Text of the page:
South Africa’s lesson in winning with grace
CAPE TOWN — The last team to dominate world cricket was Australia.
Like South Africa, they had a brilliant seam attack, headed by Glenn McGrath and backed up by Jason Gillespie, Brett Lee, Michael Kasprowicz and a handful of others.
Unlike South Africa, they also had a great spinner — if not the greatest. They had a settled top six and a brilliant wicketkeeper-batsman. They played with a fearlessness that came from a collective confidence and belief in themselves so huge it was no wonder it was often seen as arrogance.
South African supporters tend to remember only the results. All proud sports reporters tend to diminish the details of unpleasant or painful results. It is human nature.
But a close re-examination of the scorecards of many of the Test matches between the two countries during Australia’s "golden era" in the late 1990s and early 2000s will show how many times the Proteas put the Aussies under pressure — only for Adam Gilchrist to smash a century from as many balls. Or for Shane Warne to take 5/40.
Actually, there were legitimate reasons to regard Australia as arrogant, not the least of which was their administrative support of Bangladesh holding Test status — but in a "nonplaying capacity".
In other words, they had no objection to Bangladesh playing Test cricket, just as long as they did not have to play them.
When they were finally coerced into playing the Asian minnows, McGrath famously said before the first Test between the countries on Australian soil that they should try to become the first team to win in a day. Asked whether he was serious, he said that Steve Waugh should put them in to bat, bowl them out for 50, make 200 by tea, and then bowl them out a second time.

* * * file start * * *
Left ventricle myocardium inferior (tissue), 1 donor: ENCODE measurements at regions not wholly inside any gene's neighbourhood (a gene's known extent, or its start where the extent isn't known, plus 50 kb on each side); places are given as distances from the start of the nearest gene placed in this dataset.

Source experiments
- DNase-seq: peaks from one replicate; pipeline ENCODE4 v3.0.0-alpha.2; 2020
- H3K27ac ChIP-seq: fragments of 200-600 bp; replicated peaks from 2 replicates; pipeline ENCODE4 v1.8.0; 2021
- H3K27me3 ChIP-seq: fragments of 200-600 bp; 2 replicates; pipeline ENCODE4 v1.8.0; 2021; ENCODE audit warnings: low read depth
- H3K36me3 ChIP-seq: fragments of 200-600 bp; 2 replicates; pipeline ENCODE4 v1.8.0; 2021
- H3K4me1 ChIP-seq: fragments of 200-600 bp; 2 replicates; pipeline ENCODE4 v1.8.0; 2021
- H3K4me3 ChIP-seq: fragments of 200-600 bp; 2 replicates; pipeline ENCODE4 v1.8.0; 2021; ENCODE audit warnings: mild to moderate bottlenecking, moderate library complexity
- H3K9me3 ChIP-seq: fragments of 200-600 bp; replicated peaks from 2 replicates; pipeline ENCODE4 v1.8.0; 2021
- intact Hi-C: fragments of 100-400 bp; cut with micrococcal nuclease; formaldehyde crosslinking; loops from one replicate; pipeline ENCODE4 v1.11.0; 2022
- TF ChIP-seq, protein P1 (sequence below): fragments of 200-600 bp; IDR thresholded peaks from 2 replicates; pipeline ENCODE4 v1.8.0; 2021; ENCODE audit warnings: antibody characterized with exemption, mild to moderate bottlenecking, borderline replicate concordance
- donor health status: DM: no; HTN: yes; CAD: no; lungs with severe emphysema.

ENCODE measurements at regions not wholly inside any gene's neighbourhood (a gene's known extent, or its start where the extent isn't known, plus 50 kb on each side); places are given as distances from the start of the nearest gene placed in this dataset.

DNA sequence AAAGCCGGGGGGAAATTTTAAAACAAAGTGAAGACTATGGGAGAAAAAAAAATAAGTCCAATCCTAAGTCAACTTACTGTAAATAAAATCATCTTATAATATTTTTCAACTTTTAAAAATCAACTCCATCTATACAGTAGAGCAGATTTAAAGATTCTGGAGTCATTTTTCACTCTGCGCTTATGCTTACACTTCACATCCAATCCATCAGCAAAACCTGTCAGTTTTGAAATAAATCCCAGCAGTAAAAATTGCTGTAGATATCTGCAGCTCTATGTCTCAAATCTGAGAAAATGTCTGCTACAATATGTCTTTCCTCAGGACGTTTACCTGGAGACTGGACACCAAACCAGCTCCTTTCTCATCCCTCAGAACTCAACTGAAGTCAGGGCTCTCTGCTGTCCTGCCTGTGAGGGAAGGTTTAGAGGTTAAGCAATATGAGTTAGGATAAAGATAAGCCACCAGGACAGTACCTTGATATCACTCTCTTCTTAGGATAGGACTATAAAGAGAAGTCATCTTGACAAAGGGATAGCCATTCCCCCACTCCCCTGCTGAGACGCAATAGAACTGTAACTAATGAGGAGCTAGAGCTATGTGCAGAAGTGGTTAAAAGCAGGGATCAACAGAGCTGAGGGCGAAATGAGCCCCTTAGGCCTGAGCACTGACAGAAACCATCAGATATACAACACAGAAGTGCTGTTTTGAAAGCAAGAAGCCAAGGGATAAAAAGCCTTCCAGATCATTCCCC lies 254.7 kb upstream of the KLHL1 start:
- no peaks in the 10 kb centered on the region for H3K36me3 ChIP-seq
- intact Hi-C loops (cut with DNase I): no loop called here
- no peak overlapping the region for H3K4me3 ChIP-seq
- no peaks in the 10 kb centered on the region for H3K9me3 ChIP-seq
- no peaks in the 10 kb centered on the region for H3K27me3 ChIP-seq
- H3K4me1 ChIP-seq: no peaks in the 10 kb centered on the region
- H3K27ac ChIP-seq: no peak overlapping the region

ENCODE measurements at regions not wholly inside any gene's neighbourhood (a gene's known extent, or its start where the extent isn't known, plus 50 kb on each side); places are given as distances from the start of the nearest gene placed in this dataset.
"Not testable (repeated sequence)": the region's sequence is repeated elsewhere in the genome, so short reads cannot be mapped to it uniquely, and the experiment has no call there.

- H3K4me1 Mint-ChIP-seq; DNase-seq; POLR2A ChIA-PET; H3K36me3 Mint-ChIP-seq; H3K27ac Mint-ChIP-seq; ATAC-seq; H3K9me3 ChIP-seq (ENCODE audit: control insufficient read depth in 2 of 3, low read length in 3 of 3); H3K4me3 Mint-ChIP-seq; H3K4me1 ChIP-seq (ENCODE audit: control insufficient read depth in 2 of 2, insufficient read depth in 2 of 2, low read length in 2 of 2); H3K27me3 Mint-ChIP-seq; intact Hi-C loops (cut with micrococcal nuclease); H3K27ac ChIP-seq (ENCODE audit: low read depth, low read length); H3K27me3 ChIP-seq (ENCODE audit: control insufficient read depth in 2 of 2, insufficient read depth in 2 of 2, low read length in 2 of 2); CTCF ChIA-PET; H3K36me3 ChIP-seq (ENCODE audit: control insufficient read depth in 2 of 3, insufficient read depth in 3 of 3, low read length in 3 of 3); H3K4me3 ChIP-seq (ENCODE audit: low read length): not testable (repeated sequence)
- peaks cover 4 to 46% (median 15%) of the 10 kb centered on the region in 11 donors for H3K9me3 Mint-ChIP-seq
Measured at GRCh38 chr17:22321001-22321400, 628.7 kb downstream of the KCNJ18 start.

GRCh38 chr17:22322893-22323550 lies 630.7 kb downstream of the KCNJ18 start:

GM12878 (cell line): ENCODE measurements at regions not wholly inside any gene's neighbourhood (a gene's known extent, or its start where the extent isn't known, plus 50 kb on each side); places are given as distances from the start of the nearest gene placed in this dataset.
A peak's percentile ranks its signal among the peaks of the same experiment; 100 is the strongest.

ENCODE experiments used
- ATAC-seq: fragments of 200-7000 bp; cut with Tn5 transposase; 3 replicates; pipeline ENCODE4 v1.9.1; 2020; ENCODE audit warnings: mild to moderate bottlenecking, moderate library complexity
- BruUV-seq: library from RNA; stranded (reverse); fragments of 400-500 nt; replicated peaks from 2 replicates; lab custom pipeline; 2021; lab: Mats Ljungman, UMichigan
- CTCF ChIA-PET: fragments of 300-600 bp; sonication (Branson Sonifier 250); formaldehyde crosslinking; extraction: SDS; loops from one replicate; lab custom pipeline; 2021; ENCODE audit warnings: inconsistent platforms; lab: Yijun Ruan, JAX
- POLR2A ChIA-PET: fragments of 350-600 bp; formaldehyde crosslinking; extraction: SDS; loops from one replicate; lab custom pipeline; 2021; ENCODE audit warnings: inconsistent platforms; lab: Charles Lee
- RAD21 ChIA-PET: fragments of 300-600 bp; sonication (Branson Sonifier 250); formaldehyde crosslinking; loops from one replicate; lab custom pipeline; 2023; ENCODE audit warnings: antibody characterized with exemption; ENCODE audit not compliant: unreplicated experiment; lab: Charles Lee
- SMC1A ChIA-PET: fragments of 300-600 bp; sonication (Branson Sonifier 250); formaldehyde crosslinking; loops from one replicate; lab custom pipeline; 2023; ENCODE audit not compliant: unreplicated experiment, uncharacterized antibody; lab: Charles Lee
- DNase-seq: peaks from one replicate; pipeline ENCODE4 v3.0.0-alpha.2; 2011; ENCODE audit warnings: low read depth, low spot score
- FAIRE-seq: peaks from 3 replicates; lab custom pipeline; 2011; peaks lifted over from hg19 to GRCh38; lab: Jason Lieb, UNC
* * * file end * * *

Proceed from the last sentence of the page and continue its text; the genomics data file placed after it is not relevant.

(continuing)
He was being serious.
It was the ruthless approach of a champion boxer, not content merely with victory but intent on knocking out his opponent as quickly as possible.
In previous years, perhaps, Proteas teams have been content to take their time in dismantling inferior opposition. Either that or they have expected lesser teams to roll over, paws in the air, at the mere sight of an infinitely more talented South African team.
They have, on occasion, failed to remember the basics.
On Wednesday, they were as ruthless as any team could be. Fast, efficient and utterly without mercy. Vernon Philander bowled line and length, Dale Steyn was content for his reputation to have a cowering effect on the top order, and Morne Morkel resisted the temptation to bowl short at batsmen who were clearly nervous about facing him. ("Scared" is the right word, but it was an embarrassing enough day for the Black Caps without rubbing it in.)
Far from being tempted to take their time and "lay a platform" against vastly inferior bowlers, South Africa’s top order scored at four runs an over for the rest of the day and played the tourists out of the match before the first day had even ended.
They could probably score 600 from here. But that would not be "efficient" or ruthless. Chasing individual team records would be an expression of unnecessary vanity. Instead, they could declare at lunch and win inside two days. That would be far more fitting behaviour for champions who not only talk about respecting the game and their opposition, but who have frequently displayed such respect.
Fearless and mean, but dignified, too. Quite a combination. And one the Black Caps had no answer to on day one, and are unlikely to find an answer to throughout the series.